A spat between Jeremy Corbyn’s henchfolk and Conor McGinn, the MP for St Helens North, caught my ear the other evening. McGinn was a guest on BBC Radio 4’s Westminster Hour, and he obligingly revisited the brouhaha for the listeners at home. Apparently, following an interview in May, in which McGinn called for Corbyn to “reach out beyond his comfort zone”, he was first threatened obliquely with the sack, then asked for a retraction (which he refused to give) and finally learned – from someone in the whips’ office – that his party leader was considering phoning up McGinn’s father to whip the errant whipper-in into line. On the programme, McGinn said: “The modus operandi that he [Corbyn] and the people around him were trying to do [sic], involving my family, was to isolate and ostracise me from them and from the community I am very proud to come from – which is an Irish nationalist community in south Armagh.”

Needless to say, the Labour leader’s office has continued to deny any such thing, but while we may nurture some suspicions about his behaviour, McGinn was also indulging in a little airbrushing when he described south Armagh as an “Irish ­nationalist community”. In the most recent elections, Newry and Armagh returned three Sinn Fein members to the Northern Ireland Assembly (as against one Social Democratic and Labour Party member) and one Sinn Fein MP to Westminster. When I last looked, Sinn Fein was still a republican, rather than a nationalist, party – something that McGinn should only be too well aware of, as the paternal hand that was putatively to have been lain on him belongs to Pat McGinn, the former Sinn Fein mayor of Newry and Armagh.

According to the Irish News, a “close friend” of the McGinns poured this cold water on the mini-conflagration: “Anybody who knows the McGinn family knows that Pat is very proud of Conor and that they remain very close.” The friend went on to opine: “He [Pat McGinn] found the whole notion of Corbyn phoning him totally ridiculous – as if Pat is going to criticise his son to save Jeremy Corbyn’s face. They would laugh about it were it not so sinister.”

“Sinister” does seem the mot juste. McGinn, Jr grew up in Bessbrook during the Troubles. I visited the village in the early 1990s on assignment. The skies were full of the chattering of British army Chinooks, and there were fake road signs in the hedgerows bearing pictograms of rifles and captioned: “Sniper at work”. South Armagh had been known for years as “bandit country”. There were army watchtowers standing sentinel in the dinky, green fields and checkpoints everywhere, manned by some of the thousands of the troops who had been deployed to fight what was, in effect, a low-level counter-insurgency war. Nationalist community, my foot.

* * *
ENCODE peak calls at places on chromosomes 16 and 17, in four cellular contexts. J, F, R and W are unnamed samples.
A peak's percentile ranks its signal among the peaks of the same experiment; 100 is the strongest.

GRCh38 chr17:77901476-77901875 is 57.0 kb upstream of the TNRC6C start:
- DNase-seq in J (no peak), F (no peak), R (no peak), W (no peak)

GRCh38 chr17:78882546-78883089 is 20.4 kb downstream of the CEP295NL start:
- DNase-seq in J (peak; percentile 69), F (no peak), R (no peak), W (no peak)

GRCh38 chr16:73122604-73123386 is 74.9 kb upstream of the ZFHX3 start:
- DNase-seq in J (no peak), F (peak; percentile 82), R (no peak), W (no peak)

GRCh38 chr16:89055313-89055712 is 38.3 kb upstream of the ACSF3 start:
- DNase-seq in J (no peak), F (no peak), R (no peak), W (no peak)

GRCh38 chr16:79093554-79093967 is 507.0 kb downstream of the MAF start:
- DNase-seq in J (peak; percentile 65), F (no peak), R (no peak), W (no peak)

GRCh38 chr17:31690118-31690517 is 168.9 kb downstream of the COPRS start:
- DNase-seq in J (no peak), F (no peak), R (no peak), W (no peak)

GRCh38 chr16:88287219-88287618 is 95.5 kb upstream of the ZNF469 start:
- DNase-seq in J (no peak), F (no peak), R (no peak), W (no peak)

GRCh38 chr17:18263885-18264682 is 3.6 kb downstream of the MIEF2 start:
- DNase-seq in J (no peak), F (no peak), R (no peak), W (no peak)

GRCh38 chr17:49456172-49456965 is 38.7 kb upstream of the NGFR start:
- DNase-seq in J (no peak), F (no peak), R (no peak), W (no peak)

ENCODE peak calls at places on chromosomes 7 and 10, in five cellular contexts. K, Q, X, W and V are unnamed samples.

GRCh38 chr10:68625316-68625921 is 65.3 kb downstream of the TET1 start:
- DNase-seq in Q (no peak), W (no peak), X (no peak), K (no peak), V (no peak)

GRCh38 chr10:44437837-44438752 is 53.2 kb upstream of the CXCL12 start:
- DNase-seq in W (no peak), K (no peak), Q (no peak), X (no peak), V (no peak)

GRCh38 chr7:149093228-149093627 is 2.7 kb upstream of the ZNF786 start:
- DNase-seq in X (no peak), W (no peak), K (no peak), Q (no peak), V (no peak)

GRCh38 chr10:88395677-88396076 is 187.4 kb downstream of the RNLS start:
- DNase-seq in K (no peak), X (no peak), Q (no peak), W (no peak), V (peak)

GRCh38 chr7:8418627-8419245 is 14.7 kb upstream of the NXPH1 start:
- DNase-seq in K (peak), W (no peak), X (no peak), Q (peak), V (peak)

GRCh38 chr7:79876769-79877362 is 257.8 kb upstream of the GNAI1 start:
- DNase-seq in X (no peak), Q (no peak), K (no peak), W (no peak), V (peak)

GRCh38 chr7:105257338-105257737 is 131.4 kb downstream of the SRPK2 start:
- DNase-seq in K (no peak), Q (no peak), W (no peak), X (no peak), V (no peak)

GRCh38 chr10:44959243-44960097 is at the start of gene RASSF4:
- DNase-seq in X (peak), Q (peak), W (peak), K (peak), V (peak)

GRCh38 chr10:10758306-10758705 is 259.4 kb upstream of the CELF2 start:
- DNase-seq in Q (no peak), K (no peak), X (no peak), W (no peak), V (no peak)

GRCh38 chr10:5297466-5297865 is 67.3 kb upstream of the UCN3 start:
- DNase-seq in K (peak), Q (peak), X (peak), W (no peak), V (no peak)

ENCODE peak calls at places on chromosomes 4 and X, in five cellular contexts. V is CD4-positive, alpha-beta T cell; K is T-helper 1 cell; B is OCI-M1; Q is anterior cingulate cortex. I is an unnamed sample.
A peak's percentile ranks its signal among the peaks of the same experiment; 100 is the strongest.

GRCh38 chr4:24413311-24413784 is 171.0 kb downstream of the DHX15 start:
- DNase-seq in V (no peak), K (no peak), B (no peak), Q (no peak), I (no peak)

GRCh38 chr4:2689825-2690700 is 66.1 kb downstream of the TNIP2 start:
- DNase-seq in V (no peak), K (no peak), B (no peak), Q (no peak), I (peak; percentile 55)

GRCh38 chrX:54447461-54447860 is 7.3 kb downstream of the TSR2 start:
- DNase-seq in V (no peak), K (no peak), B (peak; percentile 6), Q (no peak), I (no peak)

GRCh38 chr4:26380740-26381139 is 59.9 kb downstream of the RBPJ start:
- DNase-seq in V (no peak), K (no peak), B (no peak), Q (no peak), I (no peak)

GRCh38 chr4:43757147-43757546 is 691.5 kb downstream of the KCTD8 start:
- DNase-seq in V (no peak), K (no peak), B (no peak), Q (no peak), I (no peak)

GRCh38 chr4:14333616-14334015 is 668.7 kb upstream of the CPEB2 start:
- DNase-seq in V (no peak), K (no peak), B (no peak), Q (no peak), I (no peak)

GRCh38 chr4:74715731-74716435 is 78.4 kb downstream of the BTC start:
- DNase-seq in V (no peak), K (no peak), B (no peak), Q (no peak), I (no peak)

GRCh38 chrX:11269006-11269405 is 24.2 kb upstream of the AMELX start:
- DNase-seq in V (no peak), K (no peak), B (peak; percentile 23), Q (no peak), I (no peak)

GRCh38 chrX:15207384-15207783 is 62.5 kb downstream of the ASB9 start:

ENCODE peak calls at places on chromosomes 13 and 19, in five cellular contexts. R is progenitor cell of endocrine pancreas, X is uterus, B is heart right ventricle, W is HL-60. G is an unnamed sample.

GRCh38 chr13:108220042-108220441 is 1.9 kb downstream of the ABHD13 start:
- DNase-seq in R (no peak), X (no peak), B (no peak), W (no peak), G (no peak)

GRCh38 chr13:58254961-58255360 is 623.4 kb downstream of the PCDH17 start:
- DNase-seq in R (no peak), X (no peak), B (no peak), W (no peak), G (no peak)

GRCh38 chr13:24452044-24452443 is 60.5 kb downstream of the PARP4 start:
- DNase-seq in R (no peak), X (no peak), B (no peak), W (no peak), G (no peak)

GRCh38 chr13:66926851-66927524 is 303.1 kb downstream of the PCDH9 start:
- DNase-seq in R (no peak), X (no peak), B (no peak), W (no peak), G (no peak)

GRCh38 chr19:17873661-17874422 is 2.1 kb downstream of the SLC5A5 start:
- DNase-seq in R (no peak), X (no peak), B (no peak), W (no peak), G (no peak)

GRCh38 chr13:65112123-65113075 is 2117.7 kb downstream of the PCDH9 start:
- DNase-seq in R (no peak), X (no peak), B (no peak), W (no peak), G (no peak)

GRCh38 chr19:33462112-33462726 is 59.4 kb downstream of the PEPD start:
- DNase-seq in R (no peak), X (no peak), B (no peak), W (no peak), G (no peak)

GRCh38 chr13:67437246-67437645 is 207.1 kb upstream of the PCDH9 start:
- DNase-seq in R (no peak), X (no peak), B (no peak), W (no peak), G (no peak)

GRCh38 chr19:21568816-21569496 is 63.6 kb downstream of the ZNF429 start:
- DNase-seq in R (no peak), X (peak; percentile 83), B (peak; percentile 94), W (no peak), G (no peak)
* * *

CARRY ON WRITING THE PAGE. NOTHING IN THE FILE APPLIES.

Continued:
What lies beneath the Corbyn-McGinn spat is the queered problematics of the ­relationship between the far left wing of the Labour Party and physical-force Irish republicanism. I also recall, during the hunger strikes of the early 1980s, going to a “Smash the H-Blocks” rally in Kilburn, north London, at which Labour Party speakers shared the stage with representatives from Sinn Fein, some of whom wore balaclavas and dark glasses to evade the telephoto lenses of the Met’s anti-terrorist squad.

The shape-shifting relationship between the “political wing” of the IRA and the men with sniper rifles in the south Armagh bocage was always of the essence of the conflict, allowing both sides a convenient fiction around which to posture publicly and privately negotiate. In choosing to appear on platforms with people who might or might not be terrorists, Labour leftists also sprinkled a little of their stardust on themselves: the “stardust” being the implication that they, too, under the right circumstances, might be capable of violence in pursuit of their political ends.

On the far right of British politics, Her Majesty’s Government and its apparatus are referred to derisively as “state”. There were various attempts in the 1970s and 1980s by far-right groupuscules to link up with the Ulster Freedom Fighters and other loyalist paramilitary organisations in their battle against “state”. All foundered on the obvious incompetence of the fascists. The situation on the far left was different. The socialist credentials of Sinn Fein/IRA were too threadbare for genuine expressions of solidarity, but there was a sort of tacit confidence-and-supply arrangement between these factions. The Labour far left provided the republicans with the confidence that, should an appropriately radical government be elected to Westminster, “state” would withdraw from Northern Ireland. What the republicans did for the mainland militants was to cloak them in their penumbra of darkness: without needing to call down on themselves the armed might of “state”, they could imply that they were willing to take it on, should the opportunity arise.

I don’t for a second believe that Corbyn was summoning up these ghosts of the insurrectionary dead when he either did or did not threaten to phone McGinn, Sr. But his supporters need to ask themselves what they’re getting into. Their leader, if he was to have remained true to the positions that he has espoused over many years, should have refused to sit as privy counsellor upon assuming his party office, and refused all the other mummery associated with the monarchical “state”. That he didn’t do so was surely a strategic decision. Such a position would make him utterly unelectable.

The snipers may not be at work in south Armagh just now – but there are rifles out there that could yet be dug up. I wouldn’t be surprised if some in Sinn Fein knew where they are, but one thing’s for certain: Corbyn hasn’t got a clue, bloody or otherwise. 

Will Self is an author and journalist. His books include Umbrella, Shark, The Book of Dave and The Butt. He writes the Madness of Crowds and Real Meals columns for the New Statesman.

This article first appeared in the 25 August 2016 issue of the New Statesman, Cameron: the legacy of a loser